Glenclachan Road

The transition from Rae Bridge to Inverlochan Moor on the upper level takes place in Glenclachan gorge, where the railway shares the available space rather uncomfortably with a series of rapids and waterfalls tumbling down from the rear. The railway from Rae Bridge first traverses this area on an intermediate level about 10cms above the river, running between two tunnel entrances. Largely hidden behind the backscenes it then circles the railway room in order to gain height. It re-enters the scene on the top level of Rae Bridge and continues to run on the skyline in front of the backscene, past the halt and across Glenclachan Viaduct 15cms higher, before entering the Inverlochan section.

The idea when designing this area was to create an illusion of space in a very tight spot. Using reverse curves in the lower level railway makes the valley seem much deeper than it really is. The view from the left is blocked by the high level Inverlochan area of the layout which does help as it limits your view. The high level viaduct blocks a direct view of the backscene and indeed casts a shadow over the transition from the 3-D scenery to the backscene itself.

Plan of Glenclachan Road

It can be argued whether the massive engineering in this scene is appropriate for a narrow gauge railway in a sparsely populated stretch of country. There are enough examples however that featured heavy engineering - the Lynton & Barnstaple, the Tralee & Dingle and the Ffestiniog spring to mind. The lower viaduct has two Peco N scale plate girder spans and a stripwood deck. Using a jig, the upper viaduct was built from over a thousand pieces of stripwood. It vaguely resembles the Brunel viaducts, or the Welsh Slate Company's viaduct at Blaenau, and although a stone or concrete structure would have been more appropriate for Scotland, I like timber viaducts better. The cast iron bridge (shades of Tan-y-Bwlch!) has Plasticard arches and etched brass lattice guardrails.

The tiny platform on the edge of the ravine has a water tank, a grounded carriage body and a nameboard and a seat. A single oil lantern casts a yellow glow after dark - if they remember to light it! The grounded carriage body is the result of a failed attempt to build a four-wheel third/brake carriage with a birdcage lookout. The roof started to warp after I applied too much solvent, and the lack of an internal support of the roof made it sag. So I decided to spray it muddy grey, add a stovepipe and put it on blocks in this lonely spot.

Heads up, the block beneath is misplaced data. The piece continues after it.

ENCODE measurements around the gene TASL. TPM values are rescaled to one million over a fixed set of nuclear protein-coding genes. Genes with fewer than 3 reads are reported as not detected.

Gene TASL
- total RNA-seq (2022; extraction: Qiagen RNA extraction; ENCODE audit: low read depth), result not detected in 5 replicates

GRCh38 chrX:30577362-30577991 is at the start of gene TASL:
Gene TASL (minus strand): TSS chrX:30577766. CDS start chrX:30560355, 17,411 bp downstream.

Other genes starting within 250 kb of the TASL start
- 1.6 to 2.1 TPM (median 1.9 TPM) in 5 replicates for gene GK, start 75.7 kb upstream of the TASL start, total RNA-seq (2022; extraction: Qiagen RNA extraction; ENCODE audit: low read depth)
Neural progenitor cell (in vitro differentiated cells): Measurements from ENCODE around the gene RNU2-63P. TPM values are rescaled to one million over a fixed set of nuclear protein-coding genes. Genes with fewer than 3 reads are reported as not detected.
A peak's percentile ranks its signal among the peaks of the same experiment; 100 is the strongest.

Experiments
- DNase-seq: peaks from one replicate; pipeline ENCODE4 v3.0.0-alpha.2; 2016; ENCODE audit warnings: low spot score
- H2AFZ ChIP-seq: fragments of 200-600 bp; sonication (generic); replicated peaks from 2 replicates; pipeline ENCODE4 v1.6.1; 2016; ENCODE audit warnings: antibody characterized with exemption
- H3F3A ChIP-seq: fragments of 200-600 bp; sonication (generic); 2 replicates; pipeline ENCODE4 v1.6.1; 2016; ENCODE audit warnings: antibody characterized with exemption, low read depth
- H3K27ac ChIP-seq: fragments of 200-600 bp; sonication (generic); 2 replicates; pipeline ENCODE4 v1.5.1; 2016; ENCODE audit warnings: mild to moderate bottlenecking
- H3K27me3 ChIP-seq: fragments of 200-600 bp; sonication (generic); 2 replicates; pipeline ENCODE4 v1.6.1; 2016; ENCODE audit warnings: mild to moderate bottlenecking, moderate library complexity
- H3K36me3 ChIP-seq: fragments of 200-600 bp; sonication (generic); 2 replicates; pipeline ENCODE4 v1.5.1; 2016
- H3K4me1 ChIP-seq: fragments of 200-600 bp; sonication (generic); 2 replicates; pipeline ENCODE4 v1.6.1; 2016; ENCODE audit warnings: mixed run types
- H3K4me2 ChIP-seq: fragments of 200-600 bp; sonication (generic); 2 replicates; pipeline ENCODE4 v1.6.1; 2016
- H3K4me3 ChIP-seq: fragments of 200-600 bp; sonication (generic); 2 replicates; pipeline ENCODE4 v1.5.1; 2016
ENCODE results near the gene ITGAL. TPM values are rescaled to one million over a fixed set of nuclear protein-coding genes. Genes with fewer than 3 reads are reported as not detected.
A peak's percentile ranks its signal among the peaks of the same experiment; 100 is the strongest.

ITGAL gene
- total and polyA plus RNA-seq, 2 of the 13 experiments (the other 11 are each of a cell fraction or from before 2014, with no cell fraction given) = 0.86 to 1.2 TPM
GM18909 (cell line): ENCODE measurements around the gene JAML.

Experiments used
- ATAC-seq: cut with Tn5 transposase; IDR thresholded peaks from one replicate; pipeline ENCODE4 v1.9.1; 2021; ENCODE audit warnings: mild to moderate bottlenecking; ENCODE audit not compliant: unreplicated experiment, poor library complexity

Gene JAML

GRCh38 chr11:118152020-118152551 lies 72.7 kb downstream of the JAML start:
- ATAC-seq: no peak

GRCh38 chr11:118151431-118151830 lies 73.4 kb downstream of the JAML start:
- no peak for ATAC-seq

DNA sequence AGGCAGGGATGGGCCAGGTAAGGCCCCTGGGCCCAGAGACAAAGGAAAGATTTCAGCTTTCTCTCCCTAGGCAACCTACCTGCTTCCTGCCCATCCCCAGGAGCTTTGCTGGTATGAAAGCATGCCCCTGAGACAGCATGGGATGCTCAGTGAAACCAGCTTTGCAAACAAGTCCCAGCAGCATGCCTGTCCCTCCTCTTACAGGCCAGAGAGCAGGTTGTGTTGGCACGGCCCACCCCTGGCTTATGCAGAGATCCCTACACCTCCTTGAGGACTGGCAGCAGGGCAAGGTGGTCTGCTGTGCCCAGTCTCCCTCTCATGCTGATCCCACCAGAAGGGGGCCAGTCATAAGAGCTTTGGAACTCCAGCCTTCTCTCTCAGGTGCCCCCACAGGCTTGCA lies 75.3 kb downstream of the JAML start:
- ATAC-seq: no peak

The Dunalistair Mail crosses the viaduct on its way from Inverlochan to Rae Bridge (photo by Jan van Mourik).

After a while the train has arrived on the lower level bridge. It has run for about 16 meters around the layout to descend 6 inches (photo by Jan van Mourik).

Glenclachan Road Halt (photo by Jan van Mourik).

Fishing for trout below the railway bridges (photo by Jan van Mourik).

A cottage in the wilderness (photo by Jan van Mourik).

The cast iron bridge across the road to Rae Bridge, with a travellers' caravan on its way to who knows where.

The small section of the layout between Glenclachan Gorge and Rae Bridge contains a siding and a steep approach path, with a cottage somewhat down the slope. The landscape rises towards the railway and seems to fall again in the view shown in the backscene. In this area the backscene is a freelance design, again showing a lochan in the distance, and the trains run on the skyline right in front of it. The siding is equipped with a small sheep dock and loading ramp. The grounded van body is a cut down and heavily weathered Egger original that used to serve as a mail van on the railway until it was scrapped. The cottage is a leftover of an early C&DR layout. The model is not quite correct as a typical crofter's cottage has the door in the middle of the long wall and a window to either side, and certainly does not sport luxuries like bay windows! Let us suppose the former General Manager of the railway had it rebuilt to retire there and keep an eye on passing trains while growing cucumbers in his greenhouse.

A short passenger train on the lower bridge.

The view block on the left makes the Gorge look much larger than it really is.

This scene is only 2 feet deep.

A goods train passing the loading dock.

The other end of Creag Dhubh Tunnel.

The fixed distant requires all trains to reduce speed for the Rae Bridge home signal just beyond the tunnel.

Just imagine…

If you take a train from Rae Bridge to Craigcorrie you'd better close the windows, as the train pulls directly from the station into Creag Dhubh Tunnel, a narrow and smoky bore under the ridge separating Rae Bridge from Glenclachan Gorge. The tunnel is on a rise and a sharp curve - no wonder the crews prefer to work the C&D's Garratt upgrade bunker first! After a while your train emerges into a deep ravine, crosses a mountain stream on a two-span girder bridge and continues beside the rapids, the engine's exhaust mixing with the roar of the water below.

Continuing the climb through another tunnel, a few miles uphill the gradient eases. The train passes a dilapidated winding house and a siding leading to a sheep dock. After crossing the mountain road on a cast iron bridge the train comes to a rest on an embankment high on the hillside, where a water tank and a grounded carriage body on a low platform mark Glenclachan Road halt. This is a windswept outpost in the wilderness where the unfortunate passenger is left miles from the hamlet it is supposed to serve. The halt is mainly a watering point, and Inverlochan-bound trains pull straight on to Glenclachan Viaduct before continuing across the expanse of the Moor and beyond to Inverlochan and Craigcorrie.

Classic view of Maid of the Loch and the NWNGR-style six-wheeler in the Gorge, as published in the Peco Modeller Book of Narrow Gauge in 1985.

Close-up of the grounded carriage body on the platform of Glenclachan Road.